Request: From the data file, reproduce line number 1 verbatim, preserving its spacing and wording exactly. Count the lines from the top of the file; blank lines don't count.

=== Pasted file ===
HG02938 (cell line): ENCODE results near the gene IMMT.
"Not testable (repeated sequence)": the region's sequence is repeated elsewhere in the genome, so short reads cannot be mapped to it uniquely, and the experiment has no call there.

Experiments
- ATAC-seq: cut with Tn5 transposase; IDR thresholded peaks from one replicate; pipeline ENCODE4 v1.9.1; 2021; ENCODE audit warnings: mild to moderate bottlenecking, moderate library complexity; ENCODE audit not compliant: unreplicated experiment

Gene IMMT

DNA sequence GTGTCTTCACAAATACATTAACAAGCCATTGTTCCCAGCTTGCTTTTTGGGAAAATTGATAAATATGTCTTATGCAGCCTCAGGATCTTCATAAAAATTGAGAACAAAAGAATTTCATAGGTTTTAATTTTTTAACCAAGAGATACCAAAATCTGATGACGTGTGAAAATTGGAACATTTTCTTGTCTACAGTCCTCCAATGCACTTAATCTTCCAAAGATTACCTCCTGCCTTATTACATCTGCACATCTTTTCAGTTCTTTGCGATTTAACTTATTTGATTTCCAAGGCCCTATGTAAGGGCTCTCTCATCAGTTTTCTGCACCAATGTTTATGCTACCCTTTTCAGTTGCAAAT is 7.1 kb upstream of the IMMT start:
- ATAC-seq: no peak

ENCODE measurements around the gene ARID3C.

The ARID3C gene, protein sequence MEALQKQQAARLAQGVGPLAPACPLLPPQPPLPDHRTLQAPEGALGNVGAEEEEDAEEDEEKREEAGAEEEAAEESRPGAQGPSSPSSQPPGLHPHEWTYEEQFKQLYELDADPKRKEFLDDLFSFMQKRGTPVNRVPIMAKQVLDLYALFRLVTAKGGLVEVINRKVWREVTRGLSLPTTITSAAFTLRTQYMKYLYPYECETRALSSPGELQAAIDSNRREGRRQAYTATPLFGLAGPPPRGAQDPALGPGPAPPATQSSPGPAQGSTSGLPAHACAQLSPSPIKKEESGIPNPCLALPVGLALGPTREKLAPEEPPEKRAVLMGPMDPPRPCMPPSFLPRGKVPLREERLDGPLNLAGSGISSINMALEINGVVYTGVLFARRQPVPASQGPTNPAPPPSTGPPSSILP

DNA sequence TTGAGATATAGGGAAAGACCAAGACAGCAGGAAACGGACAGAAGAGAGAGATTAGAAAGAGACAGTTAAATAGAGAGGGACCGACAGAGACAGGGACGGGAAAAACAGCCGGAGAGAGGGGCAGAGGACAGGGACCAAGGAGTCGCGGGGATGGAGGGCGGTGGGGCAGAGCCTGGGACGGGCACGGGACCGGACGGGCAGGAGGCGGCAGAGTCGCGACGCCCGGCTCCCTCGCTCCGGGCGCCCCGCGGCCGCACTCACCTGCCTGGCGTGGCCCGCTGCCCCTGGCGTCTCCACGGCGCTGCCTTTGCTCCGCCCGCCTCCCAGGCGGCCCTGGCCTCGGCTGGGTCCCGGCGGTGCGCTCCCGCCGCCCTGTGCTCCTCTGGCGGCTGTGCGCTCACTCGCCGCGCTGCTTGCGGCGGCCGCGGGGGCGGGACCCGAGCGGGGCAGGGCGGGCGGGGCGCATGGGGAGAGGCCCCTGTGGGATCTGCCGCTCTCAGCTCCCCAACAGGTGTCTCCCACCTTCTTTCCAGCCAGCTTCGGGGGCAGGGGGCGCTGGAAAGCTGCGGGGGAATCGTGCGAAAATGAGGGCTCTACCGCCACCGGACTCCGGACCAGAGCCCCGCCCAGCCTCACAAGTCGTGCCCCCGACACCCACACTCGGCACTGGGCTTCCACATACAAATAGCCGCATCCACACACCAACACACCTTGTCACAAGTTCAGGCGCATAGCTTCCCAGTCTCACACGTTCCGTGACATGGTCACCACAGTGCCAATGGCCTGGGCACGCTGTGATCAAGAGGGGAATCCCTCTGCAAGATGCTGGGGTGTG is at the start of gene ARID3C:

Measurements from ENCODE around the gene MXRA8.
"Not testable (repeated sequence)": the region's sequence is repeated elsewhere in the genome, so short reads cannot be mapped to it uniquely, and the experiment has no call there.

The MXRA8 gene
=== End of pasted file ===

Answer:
HG02938 (cell line): ENCODE results near the gene IMMT.